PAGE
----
I saw a movie last night (which shall go unnamed for now, as to not spoil anyone) that reminded me of how easy it is to lose track of a story, and forget what’s important. It reminded me of how critical it is to edit well (cutting out scenes and characters who don’t matter), how vital chemistry is — and how, when you promise romance in your set-up, you better deliver, and deliver well (or have a darn good reason for not doing so).
There were so many lost opportunities last night, which could have turned a mediocre movie into something spectacular. But that shouldn’t come as a surprise, really. As artists and human beings, we are good at creating our own lost opportunities.
There’s nothing easier, when you get wrapped up in a story — in some cool element that you think is vital, outrageous, a 10-plus “wow” on the scale of “wowsy” — only to realize later that all that “coolness” didn’t progress the story or the characters. It was just there because it was pretty.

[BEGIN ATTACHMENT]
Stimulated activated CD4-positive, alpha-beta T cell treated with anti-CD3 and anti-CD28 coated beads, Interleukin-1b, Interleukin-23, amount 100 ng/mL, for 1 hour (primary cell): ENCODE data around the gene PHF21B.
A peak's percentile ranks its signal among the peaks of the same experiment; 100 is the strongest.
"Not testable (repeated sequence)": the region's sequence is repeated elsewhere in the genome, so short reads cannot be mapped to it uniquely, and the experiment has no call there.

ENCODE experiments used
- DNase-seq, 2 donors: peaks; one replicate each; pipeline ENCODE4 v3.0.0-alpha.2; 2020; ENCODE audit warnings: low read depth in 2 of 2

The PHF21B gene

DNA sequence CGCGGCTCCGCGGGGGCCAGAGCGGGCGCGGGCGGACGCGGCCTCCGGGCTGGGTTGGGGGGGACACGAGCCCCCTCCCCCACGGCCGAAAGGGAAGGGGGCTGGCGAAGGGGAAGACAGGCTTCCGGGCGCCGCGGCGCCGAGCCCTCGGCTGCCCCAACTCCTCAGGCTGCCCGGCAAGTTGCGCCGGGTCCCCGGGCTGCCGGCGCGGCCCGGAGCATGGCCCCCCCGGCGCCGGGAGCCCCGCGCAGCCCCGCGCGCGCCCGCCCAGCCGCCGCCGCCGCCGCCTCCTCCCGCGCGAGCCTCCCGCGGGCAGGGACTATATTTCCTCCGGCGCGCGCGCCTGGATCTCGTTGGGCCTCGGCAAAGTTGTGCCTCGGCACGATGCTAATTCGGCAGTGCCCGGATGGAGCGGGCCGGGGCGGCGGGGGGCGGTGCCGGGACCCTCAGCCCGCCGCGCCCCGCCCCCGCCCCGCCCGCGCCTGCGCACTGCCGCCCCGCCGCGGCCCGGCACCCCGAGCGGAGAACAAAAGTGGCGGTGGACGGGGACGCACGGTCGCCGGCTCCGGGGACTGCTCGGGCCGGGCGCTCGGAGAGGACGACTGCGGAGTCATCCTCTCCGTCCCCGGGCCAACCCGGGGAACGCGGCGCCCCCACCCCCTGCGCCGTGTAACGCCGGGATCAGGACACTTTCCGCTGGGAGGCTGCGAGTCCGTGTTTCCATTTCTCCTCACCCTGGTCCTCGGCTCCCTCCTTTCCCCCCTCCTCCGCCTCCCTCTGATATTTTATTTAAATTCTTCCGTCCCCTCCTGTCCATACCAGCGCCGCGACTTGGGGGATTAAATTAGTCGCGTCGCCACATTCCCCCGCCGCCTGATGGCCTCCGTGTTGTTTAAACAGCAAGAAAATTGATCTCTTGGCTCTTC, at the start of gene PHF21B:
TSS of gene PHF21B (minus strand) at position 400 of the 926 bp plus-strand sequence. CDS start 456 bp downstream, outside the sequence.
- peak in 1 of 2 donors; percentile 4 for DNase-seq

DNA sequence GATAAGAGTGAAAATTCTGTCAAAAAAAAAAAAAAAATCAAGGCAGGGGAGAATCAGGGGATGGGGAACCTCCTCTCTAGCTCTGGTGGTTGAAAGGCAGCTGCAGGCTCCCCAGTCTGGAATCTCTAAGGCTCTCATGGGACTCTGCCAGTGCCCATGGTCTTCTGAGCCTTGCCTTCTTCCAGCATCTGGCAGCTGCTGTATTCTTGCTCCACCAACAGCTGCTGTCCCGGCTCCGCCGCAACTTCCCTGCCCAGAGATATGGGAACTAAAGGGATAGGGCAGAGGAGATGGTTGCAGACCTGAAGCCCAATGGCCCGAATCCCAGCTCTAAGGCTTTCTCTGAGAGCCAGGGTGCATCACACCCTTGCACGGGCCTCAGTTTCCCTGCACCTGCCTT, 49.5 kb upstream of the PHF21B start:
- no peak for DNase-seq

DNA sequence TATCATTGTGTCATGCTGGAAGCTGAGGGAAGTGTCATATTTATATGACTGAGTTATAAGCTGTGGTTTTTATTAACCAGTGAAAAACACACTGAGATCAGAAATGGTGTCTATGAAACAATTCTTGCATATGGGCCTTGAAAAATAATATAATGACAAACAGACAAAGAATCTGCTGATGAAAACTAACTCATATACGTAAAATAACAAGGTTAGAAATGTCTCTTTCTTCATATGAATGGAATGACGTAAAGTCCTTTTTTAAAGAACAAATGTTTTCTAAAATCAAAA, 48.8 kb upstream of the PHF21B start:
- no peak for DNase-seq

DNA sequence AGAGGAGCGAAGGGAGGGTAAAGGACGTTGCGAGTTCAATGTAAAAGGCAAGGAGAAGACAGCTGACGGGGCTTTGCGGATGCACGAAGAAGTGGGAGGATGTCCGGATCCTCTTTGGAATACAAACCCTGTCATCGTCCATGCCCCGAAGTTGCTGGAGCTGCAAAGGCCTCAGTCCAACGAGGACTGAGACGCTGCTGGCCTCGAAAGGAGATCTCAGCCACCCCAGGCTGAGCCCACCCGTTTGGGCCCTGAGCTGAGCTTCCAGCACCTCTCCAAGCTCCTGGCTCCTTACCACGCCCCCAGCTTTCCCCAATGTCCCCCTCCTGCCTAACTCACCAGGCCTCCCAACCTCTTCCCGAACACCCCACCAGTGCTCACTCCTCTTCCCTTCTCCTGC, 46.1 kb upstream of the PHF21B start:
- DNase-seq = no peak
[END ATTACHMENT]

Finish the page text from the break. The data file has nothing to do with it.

I’ve done that time and time again. I’ve written characters who didn’t need to exist, who served nothing in the way of the story — I’ve written scenes of mayhem that I loved, but had to delete (like those characters) because there was no point to them. And it’s not bad that I wrote them. It was good for me. It was good for the book. You have to throw this stuff out there to see what sticks and develops. You have to let your creative spirit run free when you’re writing. It’s just that in the aftermath, you also need to know when to let go, and slash, and burn. And re-build from the lesson learned.
Every movement, brushstroke and note; each word and scene, and character. If it doesn’t need to be there, don’t use it. Or find a way to make it matter.